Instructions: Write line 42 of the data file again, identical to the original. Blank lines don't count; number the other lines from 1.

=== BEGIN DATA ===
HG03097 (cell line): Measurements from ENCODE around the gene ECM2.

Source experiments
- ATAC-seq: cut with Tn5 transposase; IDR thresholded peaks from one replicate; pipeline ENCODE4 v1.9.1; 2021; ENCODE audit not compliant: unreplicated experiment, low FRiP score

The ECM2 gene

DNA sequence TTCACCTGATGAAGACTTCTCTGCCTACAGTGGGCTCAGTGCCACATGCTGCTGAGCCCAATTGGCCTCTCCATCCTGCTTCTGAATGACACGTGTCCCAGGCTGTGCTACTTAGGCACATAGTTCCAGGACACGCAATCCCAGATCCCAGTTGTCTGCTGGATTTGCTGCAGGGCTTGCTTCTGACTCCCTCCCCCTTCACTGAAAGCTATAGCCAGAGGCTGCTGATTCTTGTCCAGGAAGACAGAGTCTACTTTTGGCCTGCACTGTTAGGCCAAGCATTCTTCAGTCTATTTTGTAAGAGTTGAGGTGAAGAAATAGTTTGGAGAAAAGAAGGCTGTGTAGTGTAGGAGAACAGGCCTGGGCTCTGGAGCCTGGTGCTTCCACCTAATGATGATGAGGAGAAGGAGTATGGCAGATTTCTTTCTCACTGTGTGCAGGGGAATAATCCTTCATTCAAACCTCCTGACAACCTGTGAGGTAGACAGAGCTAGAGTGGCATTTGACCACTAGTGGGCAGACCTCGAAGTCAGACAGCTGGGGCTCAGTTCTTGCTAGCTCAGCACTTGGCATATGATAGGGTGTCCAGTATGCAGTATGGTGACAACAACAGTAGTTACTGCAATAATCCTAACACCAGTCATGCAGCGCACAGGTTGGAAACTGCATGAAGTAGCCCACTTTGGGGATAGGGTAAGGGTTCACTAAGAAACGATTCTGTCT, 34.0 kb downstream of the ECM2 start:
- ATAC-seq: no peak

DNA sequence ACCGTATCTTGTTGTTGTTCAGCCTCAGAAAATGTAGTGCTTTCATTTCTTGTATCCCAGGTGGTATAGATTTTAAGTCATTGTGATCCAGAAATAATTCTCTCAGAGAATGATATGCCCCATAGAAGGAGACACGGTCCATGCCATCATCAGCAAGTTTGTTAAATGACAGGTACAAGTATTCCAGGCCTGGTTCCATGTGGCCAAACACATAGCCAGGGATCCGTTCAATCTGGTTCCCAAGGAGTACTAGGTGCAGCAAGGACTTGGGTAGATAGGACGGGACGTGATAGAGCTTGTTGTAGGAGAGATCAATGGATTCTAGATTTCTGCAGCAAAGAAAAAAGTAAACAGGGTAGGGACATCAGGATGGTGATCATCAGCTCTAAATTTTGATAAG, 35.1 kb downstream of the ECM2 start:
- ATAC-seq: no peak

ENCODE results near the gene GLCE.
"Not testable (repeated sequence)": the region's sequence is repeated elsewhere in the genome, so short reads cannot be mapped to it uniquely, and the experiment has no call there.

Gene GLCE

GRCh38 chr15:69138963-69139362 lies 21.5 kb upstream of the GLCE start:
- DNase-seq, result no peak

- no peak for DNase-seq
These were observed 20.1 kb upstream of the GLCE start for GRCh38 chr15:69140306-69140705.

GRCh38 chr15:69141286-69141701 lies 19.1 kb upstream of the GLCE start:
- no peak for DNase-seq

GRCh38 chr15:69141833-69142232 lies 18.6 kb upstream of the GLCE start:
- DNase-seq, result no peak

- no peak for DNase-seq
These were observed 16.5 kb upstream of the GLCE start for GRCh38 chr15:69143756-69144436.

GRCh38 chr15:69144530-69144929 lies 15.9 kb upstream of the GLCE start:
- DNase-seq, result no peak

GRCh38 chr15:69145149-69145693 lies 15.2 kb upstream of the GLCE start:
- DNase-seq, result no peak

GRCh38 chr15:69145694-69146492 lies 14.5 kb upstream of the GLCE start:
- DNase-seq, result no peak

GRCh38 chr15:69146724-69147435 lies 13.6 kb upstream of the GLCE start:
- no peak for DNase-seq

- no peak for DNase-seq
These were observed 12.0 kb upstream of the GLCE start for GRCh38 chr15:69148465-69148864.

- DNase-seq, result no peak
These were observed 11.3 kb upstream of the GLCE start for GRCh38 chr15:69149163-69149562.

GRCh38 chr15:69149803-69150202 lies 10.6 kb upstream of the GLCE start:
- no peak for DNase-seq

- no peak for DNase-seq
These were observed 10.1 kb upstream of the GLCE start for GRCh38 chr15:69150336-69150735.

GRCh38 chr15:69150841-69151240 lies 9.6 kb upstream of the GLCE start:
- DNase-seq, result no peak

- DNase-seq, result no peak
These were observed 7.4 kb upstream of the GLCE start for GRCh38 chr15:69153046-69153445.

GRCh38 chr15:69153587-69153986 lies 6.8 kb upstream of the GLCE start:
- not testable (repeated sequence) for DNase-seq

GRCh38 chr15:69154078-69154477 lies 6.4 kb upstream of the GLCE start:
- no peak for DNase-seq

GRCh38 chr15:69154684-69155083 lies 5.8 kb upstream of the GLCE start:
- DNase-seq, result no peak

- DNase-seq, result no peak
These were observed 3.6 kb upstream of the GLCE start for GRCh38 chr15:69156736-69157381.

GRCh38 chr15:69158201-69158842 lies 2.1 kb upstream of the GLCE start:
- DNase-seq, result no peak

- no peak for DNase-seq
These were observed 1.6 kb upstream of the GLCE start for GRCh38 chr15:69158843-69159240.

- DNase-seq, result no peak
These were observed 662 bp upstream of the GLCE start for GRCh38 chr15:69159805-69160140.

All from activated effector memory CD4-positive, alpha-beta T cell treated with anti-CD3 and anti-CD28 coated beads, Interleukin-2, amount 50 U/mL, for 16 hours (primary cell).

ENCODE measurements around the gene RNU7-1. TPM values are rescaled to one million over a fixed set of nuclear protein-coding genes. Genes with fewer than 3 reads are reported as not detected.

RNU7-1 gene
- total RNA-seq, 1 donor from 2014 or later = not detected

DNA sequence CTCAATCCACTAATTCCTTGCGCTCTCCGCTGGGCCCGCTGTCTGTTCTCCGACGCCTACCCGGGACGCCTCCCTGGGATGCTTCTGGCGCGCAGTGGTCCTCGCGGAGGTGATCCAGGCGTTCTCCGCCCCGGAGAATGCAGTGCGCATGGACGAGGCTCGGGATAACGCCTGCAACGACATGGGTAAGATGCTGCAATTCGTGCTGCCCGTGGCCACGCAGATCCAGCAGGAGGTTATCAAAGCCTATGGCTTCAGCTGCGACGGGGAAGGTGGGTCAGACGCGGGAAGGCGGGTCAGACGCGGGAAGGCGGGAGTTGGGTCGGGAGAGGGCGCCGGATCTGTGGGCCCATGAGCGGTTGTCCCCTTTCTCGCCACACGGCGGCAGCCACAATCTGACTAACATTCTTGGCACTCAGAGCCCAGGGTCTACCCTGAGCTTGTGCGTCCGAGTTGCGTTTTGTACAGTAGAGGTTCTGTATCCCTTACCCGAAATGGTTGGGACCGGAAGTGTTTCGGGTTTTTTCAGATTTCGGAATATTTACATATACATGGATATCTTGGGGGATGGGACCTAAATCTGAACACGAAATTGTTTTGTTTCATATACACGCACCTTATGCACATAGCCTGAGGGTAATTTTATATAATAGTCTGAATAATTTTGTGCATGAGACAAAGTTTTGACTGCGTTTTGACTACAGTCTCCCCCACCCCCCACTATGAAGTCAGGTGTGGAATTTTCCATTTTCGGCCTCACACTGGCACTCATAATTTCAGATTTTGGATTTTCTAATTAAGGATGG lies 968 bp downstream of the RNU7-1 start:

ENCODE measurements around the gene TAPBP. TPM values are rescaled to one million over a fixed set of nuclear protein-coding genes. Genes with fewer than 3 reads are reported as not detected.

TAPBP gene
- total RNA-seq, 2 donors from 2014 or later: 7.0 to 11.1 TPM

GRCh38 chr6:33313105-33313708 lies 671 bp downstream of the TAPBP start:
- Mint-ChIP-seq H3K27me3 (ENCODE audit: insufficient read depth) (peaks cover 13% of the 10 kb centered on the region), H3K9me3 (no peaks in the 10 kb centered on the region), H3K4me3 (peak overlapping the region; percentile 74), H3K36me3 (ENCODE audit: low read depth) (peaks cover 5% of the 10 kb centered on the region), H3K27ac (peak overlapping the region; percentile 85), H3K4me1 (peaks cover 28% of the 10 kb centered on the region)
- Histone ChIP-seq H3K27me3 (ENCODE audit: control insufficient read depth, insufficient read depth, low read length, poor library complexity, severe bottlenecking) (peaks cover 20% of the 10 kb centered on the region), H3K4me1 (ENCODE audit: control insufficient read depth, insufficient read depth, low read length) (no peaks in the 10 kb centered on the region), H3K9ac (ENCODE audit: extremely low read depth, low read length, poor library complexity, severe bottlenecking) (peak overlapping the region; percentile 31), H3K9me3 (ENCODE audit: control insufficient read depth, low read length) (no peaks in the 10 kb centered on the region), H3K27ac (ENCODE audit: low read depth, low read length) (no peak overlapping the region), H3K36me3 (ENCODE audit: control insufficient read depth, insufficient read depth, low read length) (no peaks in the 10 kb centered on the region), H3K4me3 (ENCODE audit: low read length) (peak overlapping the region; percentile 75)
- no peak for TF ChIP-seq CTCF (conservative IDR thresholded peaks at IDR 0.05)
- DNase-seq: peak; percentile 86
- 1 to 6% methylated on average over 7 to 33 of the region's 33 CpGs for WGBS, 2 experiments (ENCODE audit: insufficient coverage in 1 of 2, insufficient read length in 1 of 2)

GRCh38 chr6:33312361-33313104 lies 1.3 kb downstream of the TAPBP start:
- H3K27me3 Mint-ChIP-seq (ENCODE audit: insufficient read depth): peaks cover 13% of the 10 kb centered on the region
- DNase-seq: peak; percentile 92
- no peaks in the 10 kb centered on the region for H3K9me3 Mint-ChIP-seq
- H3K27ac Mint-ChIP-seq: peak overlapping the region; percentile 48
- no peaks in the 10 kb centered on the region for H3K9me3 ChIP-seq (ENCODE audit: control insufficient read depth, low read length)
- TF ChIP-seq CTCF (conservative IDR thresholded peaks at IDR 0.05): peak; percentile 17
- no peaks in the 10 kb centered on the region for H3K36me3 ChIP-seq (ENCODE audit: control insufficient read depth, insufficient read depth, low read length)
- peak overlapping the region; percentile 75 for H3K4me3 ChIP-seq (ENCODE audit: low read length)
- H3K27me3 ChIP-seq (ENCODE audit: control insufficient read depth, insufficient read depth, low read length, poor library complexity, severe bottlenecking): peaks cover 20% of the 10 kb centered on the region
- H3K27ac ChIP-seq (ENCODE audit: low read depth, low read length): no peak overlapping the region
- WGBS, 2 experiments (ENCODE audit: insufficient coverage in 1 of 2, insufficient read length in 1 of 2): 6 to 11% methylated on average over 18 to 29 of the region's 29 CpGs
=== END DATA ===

GRCh38 chr15:69153587-69153986 lies 6.8 kb upstream of the GLCE start: